3. Chop garlic and ginger. Add some of your water or broth to a blender, then add garlic and ginger, and blend on high until fully blended.
  4. Add tomatoes to blender and more of the water or broth and all spices except for the jalapeño or Serrano. Blend until smooth.
  5. Finely chop kale and cilantro in between other tasks.
  6. At this point, add to the blender the full amount of liquid you will be working with and to that add the sweet potatoes and onion. Blend until smooth and pour back into soup pan.
  7. Finely chop desired amount of jalapeño or Serrano. Be careful not to touch the chili—I used a knife and fork—and also be careful washing the utensils and cutting board. The juice can burn your skin, and the fumes can be hot.
  8. Add peanut butter, then taste and add more if desired. Add rinsed garbanzo beans, kale, and cilantro. Heat on very low for desired amount of time. This is a dish you can keep closer to raw or not, depending on how you like it. I heated mine just until veggies had softened.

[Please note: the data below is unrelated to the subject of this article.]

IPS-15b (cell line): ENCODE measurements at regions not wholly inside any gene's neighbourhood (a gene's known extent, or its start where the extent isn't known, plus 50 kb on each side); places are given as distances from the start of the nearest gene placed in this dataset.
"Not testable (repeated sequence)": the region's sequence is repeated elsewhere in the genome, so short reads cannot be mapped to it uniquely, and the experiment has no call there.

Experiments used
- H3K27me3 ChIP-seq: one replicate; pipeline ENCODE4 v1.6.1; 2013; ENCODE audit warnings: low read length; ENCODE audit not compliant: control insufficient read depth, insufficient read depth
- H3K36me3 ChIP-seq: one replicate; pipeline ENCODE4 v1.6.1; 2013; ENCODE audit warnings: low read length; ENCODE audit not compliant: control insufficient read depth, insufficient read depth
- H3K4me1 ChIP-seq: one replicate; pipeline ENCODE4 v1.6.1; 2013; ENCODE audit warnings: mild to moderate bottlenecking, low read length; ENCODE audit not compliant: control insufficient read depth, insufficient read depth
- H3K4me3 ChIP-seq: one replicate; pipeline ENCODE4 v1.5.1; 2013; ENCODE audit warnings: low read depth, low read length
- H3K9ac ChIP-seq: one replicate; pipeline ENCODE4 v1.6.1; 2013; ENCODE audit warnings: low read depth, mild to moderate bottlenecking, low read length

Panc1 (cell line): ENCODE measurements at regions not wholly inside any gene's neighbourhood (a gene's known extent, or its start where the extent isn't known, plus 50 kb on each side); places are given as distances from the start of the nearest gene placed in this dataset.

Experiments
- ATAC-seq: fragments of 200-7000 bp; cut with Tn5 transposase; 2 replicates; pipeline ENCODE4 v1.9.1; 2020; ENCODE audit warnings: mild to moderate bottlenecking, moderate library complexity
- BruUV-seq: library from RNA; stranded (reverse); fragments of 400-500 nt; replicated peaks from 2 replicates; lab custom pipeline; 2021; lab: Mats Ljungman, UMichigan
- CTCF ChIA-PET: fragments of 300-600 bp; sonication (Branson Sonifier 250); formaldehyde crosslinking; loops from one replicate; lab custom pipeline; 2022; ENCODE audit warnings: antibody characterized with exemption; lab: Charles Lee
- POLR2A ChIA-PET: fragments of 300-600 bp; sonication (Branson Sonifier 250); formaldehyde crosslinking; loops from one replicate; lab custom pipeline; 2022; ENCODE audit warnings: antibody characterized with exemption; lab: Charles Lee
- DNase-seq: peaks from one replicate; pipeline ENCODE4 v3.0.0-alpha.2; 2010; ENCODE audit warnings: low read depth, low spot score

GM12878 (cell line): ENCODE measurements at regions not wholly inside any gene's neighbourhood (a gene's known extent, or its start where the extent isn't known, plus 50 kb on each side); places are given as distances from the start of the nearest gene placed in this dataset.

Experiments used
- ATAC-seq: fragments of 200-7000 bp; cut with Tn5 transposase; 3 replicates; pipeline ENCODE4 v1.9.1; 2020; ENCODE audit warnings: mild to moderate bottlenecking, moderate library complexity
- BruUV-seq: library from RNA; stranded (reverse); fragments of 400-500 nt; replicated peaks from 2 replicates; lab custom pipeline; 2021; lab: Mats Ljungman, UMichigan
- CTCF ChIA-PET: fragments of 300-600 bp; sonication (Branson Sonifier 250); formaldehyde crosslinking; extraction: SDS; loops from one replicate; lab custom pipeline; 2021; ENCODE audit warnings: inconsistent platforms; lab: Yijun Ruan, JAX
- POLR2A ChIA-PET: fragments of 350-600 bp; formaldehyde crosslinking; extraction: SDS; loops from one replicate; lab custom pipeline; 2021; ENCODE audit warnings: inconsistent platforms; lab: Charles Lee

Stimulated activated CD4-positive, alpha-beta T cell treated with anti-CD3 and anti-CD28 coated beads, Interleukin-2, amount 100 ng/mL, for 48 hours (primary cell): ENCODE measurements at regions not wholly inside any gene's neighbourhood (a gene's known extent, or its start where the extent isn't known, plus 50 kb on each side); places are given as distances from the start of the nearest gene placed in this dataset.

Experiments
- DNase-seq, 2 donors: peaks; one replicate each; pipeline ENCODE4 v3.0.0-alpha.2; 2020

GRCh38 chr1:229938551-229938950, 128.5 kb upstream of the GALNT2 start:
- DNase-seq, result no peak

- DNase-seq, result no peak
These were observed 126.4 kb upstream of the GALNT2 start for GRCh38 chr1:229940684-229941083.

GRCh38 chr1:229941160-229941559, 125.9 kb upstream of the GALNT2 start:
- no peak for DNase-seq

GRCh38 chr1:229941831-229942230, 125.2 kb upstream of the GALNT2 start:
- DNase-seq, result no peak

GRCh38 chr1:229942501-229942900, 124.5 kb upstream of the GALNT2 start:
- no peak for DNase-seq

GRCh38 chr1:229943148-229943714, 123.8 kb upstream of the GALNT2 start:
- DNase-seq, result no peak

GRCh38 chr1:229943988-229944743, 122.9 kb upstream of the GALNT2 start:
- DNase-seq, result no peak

9. Serve hot (though it tastes delicious cold too), and top with a sprinkle of crushed peanuts if desired and lots of sriracha (which, on the other hand, is mandatory).


Serve over couscous or rice, or with toasted scali bread topped with Earth Balance.

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Whole Foods Now Carries 365 Everyday Value Non-BPA Cans


If you’re vegan or vegetarian, or are simply trying to eat a more plant-based diet, chances are you probably eat a lot of beans. I used to just pick up whatever brand appealed to me. But after learning how toxic BPA is, I pretty much stuck to Eden brand for my canned beans, which is widely available but kind of expensive. (Isn’t part of the point of beans that they’re supposed to be cheap?) I do cook mine from dry as much as possible, but the convenience of canned beans means that they are sometimes the go-to, especially during busy times.

Now, Whole Foods has their own brand of non-BPA beans, and they’re quite a bit cheaper than the Eden brand. Plus, I swear they taste fresher than most canned foods, which I attribute to the fact that they’re so new.


Filed under Health/Wellness, Vegan food

Fall Pumpkin Soup with Maple Coconut Cashew Cream (Vegan)